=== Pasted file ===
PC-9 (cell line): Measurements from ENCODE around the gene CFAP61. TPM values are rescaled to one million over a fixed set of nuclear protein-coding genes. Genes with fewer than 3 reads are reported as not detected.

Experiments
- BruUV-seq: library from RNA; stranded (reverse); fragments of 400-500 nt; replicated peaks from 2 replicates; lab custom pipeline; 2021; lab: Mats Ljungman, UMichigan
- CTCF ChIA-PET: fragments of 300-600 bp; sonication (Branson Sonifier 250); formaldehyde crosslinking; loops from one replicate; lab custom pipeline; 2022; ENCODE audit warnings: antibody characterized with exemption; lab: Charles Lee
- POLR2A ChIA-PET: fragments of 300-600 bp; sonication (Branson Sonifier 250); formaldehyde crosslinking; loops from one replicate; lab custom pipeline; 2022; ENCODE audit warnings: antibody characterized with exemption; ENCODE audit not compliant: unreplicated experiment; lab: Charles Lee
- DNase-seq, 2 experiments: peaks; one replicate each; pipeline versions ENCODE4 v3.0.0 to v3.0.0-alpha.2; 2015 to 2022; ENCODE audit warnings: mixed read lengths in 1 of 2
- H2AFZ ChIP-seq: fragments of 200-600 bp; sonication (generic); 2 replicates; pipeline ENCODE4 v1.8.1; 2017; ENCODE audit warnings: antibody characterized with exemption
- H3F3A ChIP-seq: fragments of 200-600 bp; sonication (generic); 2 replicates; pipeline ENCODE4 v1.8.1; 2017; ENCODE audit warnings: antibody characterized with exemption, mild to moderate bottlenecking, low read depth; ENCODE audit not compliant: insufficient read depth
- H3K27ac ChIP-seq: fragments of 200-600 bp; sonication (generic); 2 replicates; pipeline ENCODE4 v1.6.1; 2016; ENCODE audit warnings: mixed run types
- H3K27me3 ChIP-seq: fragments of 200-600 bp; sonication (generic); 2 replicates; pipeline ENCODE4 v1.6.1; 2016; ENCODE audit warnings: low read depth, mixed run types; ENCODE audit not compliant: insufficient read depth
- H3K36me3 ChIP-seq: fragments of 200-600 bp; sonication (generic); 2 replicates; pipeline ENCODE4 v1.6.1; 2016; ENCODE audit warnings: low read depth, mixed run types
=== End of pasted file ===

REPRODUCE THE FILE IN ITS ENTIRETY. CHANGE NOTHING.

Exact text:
PC-9 (cell line): Measurements from ENCODE around the gene CFAP61. TPM values are rescaled to one million over a fixed set of nuclear protein-coding genes. Genes with fewer than 3 reads are reported as not detected.

Experiments
- BruUV-seq: library from RNA; stranded (reverse); fragments of 400-500 nt; replicated peaks from 2 replicates; lab custom pipeline; 2021; lab: Mats Ljungman, UMichigan
- CTCF ChIA-PET: fragments of 300-600 bp; sonication (Branson Sonifier 250); formaldehyde crosslinking; loops from one replicate; lab custom pipeline; 2022; ENCODE audit warnings: antibody characterized with exemption; lab: Charles Lee
- POLR2A ChIA-PET: fragments of 300-600 bp; sonication (Branson Sonifier 250); formaldehyde crosslinking; loops from one replicate; lab custom pipeline; 2022; ENCODE audit warnings: antibody characterized with exemption; ENCODE audit not compliant: unreplicated experiment; lab: Charles Lee
- DNase-seq, 2 experiments: peaks; one replicate each; pipeline versions ENCODE4 v3.0.0 to v3.0.0-alpha.2; 2015 to 2022; ENCODE audit warnings: mixed read lengths in 1 of 2
- H2AFZ ChIP-seq: fragments of 200-600 bp; sonication (generic); 2 replicates; pipeline ENCODE4 v1.8.1; 2017; ENCODE audit warnings: antibody characterized with exemption
- H3F3A ChIP-seq: fragments of 200-600 bp; sonication (generic); 2 replicates; pipeline ENCODE4 v1.8.1; 2017; ENCODE audit warnings: antibody characterized with exemption, mild to moderate bottlenecking, low read depth; ENCODE audit not compliant: insufficient read depth
- H3K27ac ChIP-seq: fragments of 200-600 bp; sonication (generic); 2 replicates; pipeline ENCODE4 v1.6.1; 2016; ENCODE audit warnings: mixed run types
- H3K27me3 ChIP-seq: fragments of 200-600 bp; sonication (generic); 2 replicates; pipeline ENCODE4 v1.6.1; 2016; ENCODE audit warnings: low read depth, mixed run types; ENCODE audit not compliant: insufficient read depth
- H3K36me3 ChIP-seq: fragments of 200-600 bp; sonication (generic); 2 replicates; pipeline ENCODE4 v1.6.1; 2016; ENCODE audit warnings: low read depth, mixed run types